The Bizarre and Beautiful Chewbacca
Middletown (Google Maps Location)
October 3, 2008
Here I am, staring at my chapped fingers asking them to write a coherent post about an art museum. My diamond anniversary museum, if you will, and only my second art museum. At least at the first one, The Housatonic Museum of Art, I had company to help me better craft a story. Here? Just me, a tiny room, and some weirdly cool and very old art.
Before leaving my job in Middletown, I was able to use some long lunches to check out some of the sites in town. On one such foray while checking out some Middletown Heritage Trail sites, I popped in to see what Wesleyan’s premier art space had to offer.
I entered and was given free range of the exhibit that was showing. I had read a bit online about the building itself, but didn’t get to poke around it outside of the gallery. Named the Alsop House, it’s certainly still worthy of mention.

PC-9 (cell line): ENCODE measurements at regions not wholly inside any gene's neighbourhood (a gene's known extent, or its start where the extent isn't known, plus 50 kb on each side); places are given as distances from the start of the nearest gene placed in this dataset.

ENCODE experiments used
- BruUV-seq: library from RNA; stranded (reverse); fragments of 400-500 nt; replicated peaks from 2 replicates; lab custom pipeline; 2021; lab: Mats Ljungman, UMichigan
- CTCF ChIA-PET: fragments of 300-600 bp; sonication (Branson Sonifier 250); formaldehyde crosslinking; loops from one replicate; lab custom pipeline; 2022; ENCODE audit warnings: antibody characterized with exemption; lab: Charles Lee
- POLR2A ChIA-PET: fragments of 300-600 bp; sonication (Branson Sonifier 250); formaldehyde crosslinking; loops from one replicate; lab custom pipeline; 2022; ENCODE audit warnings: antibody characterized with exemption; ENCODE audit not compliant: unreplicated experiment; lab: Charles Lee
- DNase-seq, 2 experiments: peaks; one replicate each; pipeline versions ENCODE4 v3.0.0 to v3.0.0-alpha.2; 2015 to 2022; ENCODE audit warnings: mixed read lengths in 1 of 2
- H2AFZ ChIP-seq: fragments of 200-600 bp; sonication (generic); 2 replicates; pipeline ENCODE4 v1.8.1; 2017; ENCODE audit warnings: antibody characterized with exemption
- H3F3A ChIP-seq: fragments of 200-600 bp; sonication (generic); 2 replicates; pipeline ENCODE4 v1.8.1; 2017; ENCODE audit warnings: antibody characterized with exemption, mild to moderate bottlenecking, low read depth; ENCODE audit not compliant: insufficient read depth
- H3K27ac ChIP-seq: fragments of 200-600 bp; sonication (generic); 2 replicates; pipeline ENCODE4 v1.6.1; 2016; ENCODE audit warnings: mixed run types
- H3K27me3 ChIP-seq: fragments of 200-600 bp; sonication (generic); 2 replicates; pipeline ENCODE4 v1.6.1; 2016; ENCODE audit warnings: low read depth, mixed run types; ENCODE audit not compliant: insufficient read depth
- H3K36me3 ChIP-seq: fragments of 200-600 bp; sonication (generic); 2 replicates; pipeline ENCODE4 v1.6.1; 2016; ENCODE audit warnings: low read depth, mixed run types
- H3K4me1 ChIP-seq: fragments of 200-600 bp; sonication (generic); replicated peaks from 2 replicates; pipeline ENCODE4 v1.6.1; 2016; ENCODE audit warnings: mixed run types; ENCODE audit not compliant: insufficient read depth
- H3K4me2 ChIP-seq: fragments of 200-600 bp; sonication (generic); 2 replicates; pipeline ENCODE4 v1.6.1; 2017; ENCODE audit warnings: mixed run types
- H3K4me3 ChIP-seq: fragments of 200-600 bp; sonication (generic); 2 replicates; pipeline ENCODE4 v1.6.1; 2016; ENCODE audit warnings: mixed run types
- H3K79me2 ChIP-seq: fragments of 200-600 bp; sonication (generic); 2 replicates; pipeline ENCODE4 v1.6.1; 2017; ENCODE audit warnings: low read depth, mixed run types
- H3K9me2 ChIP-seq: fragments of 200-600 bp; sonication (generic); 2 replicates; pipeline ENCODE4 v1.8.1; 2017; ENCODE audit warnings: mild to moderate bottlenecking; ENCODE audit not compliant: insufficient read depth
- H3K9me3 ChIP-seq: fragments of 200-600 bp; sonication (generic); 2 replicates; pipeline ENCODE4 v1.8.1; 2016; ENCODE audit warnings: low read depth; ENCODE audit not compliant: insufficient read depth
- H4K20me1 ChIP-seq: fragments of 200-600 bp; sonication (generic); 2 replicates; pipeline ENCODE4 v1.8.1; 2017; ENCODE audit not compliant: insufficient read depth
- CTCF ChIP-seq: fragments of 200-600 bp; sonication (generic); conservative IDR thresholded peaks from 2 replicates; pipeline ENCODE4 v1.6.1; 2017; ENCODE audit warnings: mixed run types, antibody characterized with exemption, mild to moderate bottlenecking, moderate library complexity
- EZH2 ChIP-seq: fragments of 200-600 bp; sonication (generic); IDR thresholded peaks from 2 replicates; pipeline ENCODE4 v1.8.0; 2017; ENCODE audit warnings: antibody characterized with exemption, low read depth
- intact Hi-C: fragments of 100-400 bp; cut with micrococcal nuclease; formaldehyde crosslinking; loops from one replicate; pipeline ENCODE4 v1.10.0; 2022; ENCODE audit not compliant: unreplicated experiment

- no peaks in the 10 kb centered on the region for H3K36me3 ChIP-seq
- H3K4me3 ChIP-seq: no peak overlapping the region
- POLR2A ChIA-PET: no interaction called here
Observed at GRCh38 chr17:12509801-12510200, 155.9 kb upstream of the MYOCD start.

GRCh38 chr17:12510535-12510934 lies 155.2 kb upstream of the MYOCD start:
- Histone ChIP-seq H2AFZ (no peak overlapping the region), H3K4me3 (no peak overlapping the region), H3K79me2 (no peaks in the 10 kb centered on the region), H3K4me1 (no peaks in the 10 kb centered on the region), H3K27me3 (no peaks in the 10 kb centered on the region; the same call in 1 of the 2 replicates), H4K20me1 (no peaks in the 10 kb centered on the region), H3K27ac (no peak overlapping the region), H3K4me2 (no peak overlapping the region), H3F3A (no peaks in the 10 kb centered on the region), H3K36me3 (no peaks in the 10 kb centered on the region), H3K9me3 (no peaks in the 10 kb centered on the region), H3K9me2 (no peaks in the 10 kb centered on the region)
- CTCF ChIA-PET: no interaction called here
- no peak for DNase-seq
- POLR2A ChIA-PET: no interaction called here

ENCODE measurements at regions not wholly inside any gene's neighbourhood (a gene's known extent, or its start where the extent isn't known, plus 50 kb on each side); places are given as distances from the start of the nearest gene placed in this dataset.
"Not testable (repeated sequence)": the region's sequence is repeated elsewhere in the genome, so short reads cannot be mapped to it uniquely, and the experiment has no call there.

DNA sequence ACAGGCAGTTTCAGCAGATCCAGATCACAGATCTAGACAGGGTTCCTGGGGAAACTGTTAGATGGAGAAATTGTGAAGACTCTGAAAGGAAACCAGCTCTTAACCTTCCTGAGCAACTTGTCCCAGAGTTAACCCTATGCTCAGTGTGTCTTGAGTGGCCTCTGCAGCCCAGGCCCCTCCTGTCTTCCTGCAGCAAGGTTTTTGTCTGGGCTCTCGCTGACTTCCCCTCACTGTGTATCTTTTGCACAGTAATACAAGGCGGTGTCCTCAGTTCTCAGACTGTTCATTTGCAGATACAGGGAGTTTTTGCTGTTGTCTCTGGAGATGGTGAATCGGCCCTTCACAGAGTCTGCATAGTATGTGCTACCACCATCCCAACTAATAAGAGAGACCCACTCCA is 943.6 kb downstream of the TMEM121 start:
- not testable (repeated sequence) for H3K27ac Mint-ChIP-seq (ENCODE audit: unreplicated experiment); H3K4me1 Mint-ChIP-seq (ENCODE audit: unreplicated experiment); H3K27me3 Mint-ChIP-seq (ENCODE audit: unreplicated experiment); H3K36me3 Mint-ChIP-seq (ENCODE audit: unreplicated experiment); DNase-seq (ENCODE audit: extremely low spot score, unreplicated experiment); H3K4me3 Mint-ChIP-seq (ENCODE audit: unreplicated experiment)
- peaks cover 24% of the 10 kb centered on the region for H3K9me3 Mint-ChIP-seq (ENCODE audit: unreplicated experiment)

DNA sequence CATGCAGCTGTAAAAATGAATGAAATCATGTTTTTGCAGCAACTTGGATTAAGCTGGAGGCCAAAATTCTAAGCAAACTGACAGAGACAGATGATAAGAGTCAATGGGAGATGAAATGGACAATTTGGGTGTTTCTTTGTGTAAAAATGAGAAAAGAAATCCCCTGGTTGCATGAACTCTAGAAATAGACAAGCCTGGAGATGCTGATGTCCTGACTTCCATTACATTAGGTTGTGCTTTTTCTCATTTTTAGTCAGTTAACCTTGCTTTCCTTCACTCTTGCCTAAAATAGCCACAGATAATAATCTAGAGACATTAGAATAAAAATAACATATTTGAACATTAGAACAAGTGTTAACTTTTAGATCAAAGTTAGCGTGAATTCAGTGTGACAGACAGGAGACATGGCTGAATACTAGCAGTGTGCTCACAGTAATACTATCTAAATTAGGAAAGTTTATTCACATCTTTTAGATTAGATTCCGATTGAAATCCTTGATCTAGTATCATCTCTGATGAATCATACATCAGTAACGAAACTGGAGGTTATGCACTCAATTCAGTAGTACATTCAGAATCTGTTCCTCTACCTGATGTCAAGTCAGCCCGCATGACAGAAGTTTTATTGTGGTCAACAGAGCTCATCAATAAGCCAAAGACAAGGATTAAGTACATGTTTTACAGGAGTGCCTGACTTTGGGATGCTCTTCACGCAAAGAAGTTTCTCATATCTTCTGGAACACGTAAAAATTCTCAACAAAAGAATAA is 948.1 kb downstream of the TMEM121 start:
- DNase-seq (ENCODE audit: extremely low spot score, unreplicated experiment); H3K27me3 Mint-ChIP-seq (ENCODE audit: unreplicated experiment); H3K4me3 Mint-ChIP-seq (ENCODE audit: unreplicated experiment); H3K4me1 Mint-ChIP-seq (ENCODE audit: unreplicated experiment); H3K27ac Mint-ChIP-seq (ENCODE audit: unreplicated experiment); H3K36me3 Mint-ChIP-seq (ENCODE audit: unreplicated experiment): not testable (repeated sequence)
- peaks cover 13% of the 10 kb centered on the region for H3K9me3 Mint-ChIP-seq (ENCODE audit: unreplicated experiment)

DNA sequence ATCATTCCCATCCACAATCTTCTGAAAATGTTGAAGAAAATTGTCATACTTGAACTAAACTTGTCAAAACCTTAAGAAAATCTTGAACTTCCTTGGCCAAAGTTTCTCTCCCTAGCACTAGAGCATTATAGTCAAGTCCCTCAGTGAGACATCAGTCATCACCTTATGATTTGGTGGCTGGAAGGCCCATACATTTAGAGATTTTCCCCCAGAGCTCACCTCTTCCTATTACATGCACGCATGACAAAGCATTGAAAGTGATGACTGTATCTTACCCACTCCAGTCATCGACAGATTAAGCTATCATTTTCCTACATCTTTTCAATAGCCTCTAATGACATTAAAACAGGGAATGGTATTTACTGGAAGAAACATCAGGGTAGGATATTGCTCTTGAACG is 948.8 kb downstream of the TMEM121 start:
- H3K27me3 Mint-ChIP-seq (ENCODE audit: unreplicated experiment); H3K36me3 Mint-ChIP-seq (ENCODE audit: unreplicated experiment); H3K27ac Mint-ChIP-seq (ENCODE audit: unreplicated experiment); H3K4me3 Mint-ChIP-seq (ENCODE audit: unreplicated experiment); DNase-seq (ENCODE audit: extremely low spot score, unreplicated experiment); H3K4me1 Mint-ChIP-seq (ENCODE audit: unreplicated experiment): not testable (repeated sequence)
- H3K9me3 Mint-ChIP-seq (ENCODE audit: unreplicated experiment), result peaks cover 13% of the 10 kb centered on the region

The historic Alsop House, listed in the National Register of Historic Places, is a distinguished architectural monument of the pre-Civil War period. The lot was acquired in 1835 and the house was built between 1838-1840 by Richard Alsop IV, son of the poet and “Hartford wit,” Richard Alsop III. Later, in 1948, it was purchased by Wesleyan with funds given by Harriet and George W. Davison (B.A. Wesleyan 1892).
In 1950, the Davisons commissioned the renovation and restoration of the house, adding to it the museum for storing and exhibiting their print collection, parts of which they had donated to the university over the previous two decades. The house has been described as an important example of Romantic Classicism in American architecture.